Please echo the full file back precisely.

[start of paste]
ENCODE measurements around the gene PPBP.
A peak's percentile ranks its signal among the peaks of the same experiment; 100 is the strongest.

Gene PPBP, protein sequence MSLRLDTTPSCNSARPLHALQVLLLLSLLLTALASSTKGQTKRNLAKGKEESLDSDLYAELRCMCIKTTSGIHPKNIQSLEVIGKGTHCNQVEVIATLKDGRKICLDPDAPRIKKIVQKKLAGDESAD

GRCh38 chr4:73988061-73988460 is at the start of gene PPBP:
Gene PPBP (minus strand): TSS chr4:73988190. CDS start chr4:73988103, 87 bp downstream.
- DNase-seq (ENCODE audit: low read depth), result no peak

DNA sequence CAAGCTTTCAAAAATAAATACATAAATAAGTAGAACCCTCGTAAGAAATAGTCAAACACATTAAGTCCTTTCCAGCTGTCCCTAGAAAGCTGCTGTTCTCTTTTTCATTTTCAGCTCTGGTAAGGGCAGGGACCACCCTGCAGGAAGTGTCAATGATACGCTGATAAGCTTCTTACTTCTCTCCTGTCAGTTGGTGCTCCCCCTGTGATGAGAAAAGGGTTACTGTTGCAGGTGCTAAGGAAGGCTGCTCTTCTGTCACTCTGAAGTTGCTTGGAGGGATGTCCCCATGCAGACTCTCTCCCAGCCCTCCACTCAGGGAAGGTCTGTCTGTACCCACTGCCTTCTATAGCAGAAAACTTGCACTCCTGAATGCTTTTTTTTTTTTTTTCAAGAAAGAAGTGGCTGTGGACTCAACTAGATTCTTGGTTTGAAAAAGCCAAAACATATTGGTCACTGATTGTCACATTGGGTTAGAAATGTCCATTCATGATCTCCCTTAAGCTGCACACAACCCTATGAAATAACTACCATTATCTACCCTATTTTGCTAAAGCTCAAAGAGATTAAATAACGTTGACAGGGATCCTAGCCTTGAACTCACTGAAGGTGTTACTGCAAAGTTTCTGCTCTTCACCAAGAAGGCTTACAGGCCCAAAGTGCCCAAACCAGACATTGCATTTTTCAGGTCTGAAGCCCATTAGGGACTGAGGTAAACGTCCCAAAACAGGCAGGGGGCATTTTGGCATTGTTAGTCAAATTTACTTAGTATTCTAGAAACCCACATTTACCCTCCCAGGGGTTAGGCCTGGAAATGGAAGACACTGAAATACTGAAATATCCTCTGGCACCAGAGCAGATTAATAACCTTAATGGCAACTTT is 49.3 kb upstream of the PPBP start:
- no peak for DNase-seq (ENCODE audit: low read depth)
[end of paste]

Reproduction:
ENCODE measurements around the gene PPBP.
A peak's percentile ranks its signal among the peaks of the same experiment; 100 is the strongest.

Gene PPBP, protein sequence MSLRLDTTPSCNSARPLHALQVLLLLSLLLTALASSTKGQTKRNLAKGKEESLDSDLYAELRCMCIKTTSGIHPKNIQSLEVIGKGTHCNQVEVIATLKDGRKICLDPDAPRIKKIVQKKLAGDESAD

GRCh38 chr4:73988061-73988460 is at the start of gene PPBP:
Gene PPBP (minus strand): TSS chr4:73988190. CDS start chr4:73988103, 87 bp downstream.
- DNase-seq (ENCODE audit: low read depth), result no peak

DNA sequence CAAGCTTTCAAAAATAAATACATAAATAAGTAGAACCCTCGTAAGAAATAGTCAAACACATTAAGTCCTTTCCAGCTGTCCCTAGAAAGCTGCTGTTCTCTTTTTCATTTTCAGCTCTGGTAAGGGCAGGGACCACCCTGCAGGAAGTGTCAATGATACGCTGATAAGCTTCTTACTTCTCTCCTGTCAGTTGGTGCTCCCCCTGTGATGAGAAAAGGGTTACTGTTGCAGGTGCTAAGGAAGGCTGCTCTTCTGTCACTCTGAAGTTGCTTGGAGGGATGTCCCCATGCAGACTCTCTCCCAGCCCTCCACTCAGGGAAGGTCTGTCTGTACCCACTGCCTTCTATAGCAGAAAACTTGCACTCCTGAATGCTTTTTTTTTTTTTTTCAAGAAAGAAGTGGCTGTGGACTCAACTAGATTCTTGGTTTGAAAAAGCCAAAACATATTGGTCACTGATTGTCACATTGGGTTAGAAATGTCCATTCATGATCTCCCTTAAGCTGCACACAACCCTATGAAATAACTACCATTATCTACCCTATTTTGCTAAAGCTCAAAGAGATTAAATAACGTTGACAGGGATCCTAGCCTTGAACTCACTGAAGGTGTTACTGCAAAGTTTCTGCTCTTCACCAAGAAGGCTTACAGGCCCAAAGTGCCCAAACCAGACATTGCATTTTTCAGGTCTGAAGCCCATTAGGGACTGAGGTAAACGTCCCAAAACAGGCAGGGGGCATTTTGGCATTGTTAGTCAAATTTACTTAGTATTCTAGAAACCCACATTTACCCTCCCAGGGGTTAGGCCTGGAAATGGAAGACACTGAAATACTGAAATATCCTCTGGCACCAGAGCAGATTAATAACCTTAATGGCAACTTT is 49.3 kb upstream of the PPBP start:
- no peak for DNase-seq (ENCODE audit: low read depth)